German soccer teams met in Dortmund this week to talk about how to combat rising antisemitism in the sport, Deutsche Welle reported.
Borussia Dortmund's Westfalenstadion soccer stadium hosted the conference, which discussed ways to fight antisemitism. One of the main topics discussed was the fact that antisemitism differs from other types of discrimination.
"Antisemitism and Professional Football: Challenges, Opportunities and Networking," was put together by Bundesliga team Borussia Dortmund along with the German Football League (DFL), the World Jewish Congress (WJC) and the Central Council of Jews in Germany (ZDJ).
Attending workshops on different facets of the fight against antisemitism, and discussions on German Jews and soccer were 150 attendees from about 30 German soccer clubs, along with politicians, such as Felix Klein, the German government’s commissioner for Jewish life in Germany and the fight against antisemitism.
The conference had added relevancy due to Germany’s soccer association on Monday condemning the behavior of a home supporter who was being investigated for giving the Nazi salute during Saturday's friendly win over Israel.
A 28-year-old man has been questioned by police after repeatedly giving the Nazi salute, which is banned in Germany, during the international in Sinsheim, reported the AFP news agency.
The main difference between antisemitism and racism was discussed at the event, with experts speaking about how the ideologies of racism differ from antisemitism in certain aspects.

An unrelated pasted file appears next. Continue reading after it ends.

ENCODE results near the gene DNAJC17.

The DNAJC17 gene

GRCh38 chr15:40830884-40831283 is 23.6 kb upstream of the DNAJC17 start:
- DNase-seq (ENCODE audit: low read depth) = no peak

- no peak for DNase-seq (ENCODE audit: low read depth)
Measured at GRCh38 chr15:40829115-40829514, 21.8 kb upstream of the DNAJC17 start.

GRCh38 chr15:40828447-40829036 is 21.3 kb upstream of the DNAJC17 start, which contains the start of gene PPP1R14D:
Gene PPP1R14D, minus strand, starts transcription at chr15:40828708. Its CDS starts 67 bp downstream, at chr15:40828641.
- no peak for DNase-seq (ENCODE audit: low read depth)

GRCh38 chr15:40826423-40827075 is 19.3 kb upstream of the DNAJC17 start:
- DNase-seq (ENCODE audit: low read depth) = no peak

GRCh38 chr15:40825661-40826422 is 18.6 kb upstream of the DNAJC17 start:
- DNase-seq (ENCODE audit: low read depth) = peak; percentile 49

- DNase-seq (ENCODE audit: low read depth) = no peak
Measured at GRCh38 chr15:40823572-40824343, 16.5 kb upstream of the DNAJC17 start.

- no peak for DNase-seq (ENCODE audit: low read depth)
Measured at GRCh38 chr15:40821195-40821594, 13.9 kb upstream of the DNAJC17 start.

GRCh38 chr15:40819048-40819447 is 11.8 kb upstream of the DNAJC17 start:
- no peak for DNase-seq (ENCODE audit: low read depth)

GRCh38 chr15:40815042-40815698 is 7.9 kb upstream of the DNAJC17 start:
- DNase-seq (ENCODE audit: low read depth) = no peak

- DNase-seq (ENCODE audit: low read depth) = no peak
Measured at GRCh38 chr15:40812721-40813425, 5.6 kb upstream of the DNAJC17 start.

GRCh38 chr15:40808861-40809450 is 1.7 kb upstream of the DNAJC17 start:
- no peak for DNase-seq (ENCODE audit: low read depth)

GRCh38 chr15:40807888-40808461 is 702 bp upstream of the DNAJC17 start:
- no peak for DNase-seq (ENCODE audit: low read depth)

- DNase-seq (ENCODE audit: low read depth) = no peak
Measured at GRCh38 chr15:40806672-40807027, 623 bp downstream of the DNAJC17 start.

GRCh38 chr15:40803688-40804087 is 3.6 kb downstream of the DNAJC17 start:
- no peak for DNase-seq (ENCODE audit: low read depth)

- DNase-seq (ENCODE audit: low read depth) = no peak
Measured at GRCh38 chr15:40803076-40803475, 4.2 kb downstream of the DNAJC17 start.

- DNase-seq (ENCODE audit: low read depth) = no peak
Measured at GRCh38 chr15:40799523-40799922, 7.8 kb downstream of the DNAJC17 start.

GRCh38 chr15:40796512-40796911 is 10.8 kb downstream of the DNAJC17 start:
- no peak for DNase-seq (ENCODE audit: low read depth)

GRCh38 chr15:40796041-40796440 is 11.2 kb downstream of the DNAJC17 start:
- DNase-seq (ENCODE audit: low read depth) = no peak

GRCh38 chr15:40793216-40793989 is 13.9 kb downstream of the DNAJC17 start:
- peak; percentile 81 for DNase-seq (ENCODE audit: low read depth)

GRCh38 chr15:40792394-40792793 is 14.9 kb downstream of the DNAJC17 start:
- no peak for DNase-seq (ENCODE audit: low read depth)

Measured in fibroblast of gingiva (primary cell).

Borussia Dortmund CEO Hans-Joachim Watzke told DW that combating antisemitism is part of the league’s “DNA.”
"Everyone knows that, when they identify with Borussia Dortmund, antisemitism is a complete taboo, otherwise they don't belong here," he said.
Dr. Josef Schuster, the president of the Central Council of Jews in Germany, said that the Bundesliga professional soccer association and the German Football Association (DFB) have been doing a good job combating antisemitism, and also said many individuals teams have also been doing the same.
"They all have different characteristics, and the levels of success differ," Schuster said. "But there is indeed success."
The work includes educational initiatives and support groups to raise awareness of antisemitism in German soccer. The effort has been successful in many aspects, with antisemitic fan chants mostly a thing of the past at Bundesliga games today.
Schuster explained that German soccer’s belief in combating antisemitism is “highly important.” In the last few years, many fan groups have also made it clear they are against antisemitism.
"Borussia Dortmund has ten million fans in Germany alone, that's every eighth German. I believe it sends out an important signal when such a club says a fan is only welcome if they distance themselves from antisemitism and racism,” he said.